Personally, I love the idea but, with disappointment, I can't pragmatically recommend it for all but the most minor of situations.
There are so many workplace rules and laws that violate common sense that you have to adhere to (e.g. many "harassment" laws) that spelling them out is almost the only way to avoid frequent problems (e.g. My wife was formally reprimanded for not inviting certain colleagues to an after work - and not work related - function. This is called "bullying" nowadays and we spent months dealing with the disciplinary case/suspension/etc. They now have a policy where you have to officially disclose who you are friends with or not and why. My wife no longer works.)
Update: I read too quickly. It seems they've realized the above and are distributing a book of policies too. A shame.
Nordstrom's became famous for having a "no return policy" return policy, which is the major implication of that 75 word card: a clerk at Nordstrom's could process a return with no receipt 7 months after the purchase if that seemed like the right thing to do to satisfy a customer (especially if it was going to get you to spend $500 more on that visit). But then, the cost of failure in handling a return is maybe $40.
In other environments, the cost of failure is much higher. My team works in one. We're paid to punch holes in other people's very important applications. The cost of breaking rules of engagement could be "halt trading". We have more rules.
Generally, it seems like you want to go the "75 word employee handbook" route when the cost of failure is relatively minimal, and then only if you can use it as a differentiator (you also have to pay for and train people who can demonstrate excellent customer service).
(And, obviously, in 2010, you can't be an employer with a 75 word handbook, unless you want to get sued every time you fire someone.)
IANAL, but I've worked for plenty of companies that have a 0 word handbook. I don't see why companies can't have a 75-word handbook.
Meanwhile, in the majority of US states, at-will employment is subject to "implied contracts", meaning that one very important purpose of an employee handbook is to eliminate any "implied contract" that a terminated employee could claim to exist.
The problem I see with not having rules is different: it can only work when you have people who actually care about the results of their work, and feel that they can make a difference.
I think it can work (see Semco for example: http://en.wikipedia.org/wiki/Maverick_%28book%29) but only with carefully selected people and with conscious effort to foster such culture.
Hopefully the 75-word card still sets the tone, and the full handbook is just to satisfy the bureaucrats.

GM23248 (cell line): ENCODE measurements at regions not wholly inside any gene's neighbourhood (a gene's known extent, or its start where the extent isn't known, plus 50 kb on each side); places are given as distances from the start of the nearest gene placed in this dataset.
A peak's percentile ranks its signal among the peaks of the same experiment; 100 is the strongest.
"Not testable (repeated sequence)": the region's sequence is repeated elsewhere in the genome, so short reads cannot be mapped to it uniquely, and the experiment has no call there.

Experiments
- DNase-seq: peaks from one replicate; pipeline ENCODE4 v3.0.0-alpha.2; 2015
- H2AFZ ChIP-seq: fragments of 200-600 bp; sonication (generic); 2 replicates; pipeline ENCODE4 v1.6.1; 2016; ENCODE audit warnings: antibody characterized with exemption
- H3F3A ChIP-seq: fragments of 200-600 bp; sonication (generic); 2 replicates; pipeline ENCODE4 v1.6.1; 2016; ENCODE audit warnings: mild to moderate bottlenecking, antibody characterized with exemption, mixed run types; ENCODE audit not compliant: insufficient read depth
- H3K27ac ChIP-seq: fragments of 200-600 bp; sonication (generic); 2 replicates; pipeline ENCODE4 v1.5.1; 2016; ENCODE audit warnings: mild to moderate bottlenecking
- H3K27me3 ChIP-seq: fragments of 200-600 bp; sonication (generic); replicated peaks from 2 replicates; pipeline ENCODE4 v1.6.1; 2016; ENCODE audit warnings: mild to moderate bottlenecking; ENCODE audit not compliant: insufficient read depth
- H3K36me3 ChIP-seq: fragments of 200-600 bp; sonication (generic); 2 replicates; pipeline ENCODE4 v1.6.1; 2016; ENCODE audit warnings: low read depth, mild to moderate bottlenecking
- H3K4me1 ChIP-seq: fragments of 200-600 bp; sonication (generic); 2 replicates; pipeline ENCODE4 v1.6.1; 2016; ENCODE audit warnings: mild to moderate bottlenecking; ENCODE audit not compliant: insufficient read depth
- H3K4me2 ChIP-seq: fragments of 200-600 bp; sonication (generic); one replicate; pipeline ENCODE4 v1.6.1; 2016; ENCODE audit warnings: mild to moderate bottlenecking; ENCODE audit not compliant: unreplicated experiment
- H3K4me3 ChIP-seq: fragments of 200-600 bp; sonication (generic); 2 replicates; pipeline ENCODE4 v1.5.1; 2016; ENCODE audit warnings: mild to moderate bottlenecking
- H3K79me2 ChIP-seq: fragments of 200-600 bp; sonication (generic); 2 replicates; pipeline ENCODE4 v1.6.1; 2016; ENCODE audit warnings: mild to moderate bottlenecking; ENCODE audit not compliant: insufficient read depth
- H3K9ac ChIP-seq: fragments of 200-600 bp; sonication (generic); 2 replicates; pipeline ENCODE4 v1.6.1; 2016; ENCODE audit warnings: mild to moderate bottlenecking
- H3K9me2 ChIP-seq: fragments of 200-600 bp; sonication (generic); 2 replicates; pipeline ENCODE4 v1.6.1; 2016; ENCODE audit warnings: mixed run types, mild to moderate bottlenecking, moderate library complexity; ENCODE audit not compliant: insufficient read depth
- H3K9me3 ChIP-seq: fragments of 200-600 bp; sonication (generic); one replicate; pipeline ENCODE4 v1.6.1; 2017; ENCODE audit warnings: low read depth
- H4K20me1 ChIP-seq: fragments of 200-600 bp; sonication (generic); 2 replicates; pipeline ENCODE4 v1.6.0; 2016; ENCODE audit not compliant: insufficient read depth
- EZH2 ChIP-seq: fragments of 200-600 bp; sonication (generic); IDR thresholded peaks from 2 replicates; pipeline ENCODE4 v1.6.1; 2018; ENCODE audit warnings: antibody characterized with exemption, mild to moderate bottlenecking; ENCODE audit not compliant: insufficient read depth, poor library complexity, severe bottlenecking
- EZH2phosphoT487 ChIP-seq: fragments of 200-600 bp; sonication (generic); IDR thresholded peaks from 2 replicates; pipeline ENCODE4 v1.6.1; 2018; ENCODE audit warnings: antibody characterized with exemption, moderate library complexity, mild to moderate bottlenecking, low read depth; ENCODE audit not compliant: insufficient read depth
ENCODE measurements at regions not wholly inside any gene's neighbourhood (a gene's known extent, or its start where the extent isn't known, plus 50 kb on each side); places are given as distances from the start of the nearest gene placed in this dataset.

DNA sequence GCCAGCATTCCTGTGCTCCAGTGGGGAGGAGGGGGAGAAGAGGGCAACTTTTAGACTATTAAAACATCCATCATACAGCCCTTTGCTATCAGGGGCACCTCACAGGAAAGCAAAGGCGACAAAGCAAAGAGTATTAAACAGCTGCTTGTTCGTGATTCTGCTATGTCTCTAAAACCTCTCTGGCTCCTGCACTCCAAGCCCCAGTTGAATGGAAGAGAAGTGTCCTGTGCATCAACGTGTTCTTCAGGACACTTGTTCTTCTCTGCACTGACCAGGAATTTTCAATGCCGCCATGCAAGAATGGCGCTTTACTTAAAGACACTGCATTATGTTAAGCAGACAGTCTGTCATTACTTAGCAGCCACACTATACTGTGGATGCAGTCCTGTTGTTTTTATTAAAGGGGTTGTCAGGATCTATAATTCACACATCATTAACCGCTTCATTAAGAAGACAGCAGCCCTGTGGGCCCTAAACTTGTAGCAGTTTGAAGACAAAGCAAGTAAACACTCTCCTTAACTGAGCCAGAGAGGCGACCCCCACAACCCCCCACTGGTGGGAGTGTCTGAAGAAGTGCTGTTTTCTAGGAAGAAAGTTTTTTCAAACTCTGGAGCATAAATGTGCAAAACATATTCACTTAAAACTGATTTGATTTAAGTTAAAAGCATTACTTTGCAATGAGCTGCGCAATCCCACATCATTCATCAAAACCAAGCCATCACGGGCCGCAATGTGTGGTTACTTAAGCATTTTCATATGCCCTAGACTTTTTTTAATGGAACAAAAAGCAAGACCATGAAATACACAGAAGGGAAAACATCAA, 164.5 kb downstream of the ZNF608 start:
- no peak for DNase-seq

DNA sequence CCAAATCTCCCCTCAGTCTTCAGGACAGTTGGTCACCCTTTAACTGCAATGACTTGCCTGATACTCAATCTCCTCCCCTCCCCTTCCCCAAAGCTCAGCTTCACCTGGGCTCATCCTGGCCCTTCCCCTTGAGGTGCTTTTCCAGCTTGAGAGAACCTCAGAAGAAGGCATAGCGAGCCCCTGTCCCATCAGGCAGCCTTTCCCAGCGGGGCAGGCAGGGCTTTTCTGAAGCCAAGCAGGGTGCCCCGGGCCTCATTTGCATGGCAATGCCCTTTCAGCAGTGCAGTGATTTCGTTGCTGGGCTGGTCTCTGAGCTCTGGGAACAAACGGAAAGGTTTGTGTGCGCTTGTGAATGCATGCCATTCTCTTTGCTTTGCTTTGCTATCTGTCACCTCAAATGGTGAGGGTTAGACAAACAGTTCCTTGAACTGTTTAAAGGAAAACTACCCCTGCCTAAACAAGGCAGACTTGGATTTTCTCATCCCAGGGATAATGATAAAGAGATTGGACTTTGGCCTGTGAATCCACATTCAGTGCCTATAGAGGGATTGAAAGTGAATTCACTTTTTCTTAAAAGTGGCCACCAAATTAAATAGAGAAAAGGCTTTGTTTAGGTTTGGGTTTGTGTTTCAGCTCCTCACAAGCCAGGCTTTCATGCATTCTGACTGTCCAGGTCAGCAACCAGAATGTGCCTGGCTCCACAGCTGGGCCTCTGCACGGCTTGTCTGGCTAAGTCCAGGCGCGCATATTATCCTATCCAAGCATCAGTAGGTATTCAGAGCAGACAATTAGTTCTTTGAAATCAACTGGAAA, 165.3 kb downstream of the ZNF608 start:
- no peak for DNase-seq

Two quick examples: 1, During one of their biggest sales of the year my girlfriend was working close to 80 hours per week, working long hours and in many occasions working overnight to make sure inventory was on the shelves for the next day. She was told by HR that she would be paid time and a half for her overtime hours, which is pretty standard I would assume. After getting her pay check, it looked extremely low and after verifying with HR they told her that she mis-herd what they said and for overtime hours she is only paid half of her normal hourly rate.
2: Nordstroms health insurance for employees working on the sales floor is off/on each month depending on how much you are selling. One moth my girlfriend had insurance and another month she did not. She was not notified when she was/wasn't eligible and had to pay more than expected several times on various medical bills because of this.
Even after this poor employee treatment, my girlfriend was not mad, the most frustrating thing was that Nordstrom preaches how well it treats their employees and how they are known for it. Clearly this is not the case.
Was this in the US? And was she salaried? I'm pretty sure this is illegal otherwise.
Maybe she wasn't "required" to work or because she is also paid on commission it somehow doesn't apply to her? I'm really not sure...
The thing that is appalling is that a company that says they are so great to their employees will try to justify these actions and put blame on the ones who are working their butts off and are dedicated to their responsibilities.
The only response she got was from someone in the company who was trying to sympathize with her saying "yeah, well thats why you just don't work more than 40 hours per week"
"QUIDVIS RECTE FACTUM QUAMVIS HUMILE PRAECLARUM"
Whatever is rightly done, however humble, is noble.
I think that would make a nice employee handbook in itself.
Too good to be true in the modern day perhaps. Seems like they broke their own Rule #1
I found it quite an interesting read. Seems like a thoroughly enlightened way to run a company.
That's what I call progress.
Talk to their employees and you'll hear an entirely different story. Sales people are repeatedly told they need to accept fraudulent returns from thieves, which subtracts from commission you never earned since the returned item was stolen. When you shop there, you're subsidizing their insistence on sanctioning thieves.
If I remember correctly, where needed, they also have a large set of rules which do state things that cannot be done, but they are also very broad. Examples that come to mind involve observing shoplifting by employees, sexual harassment and absenteeism. It basically says that if one breaks the law or does things that negatively effect other workers or customers, the offending employee was subject for review and generally if someone is reviewed for these actions, the employee is most likely fired.
The sames person I spoke with gave me the impression that the 75 word "handbook" was a facade to make the company look very good from the outside, but they also had enough internal rules to cover their rear end for these types of scenarios.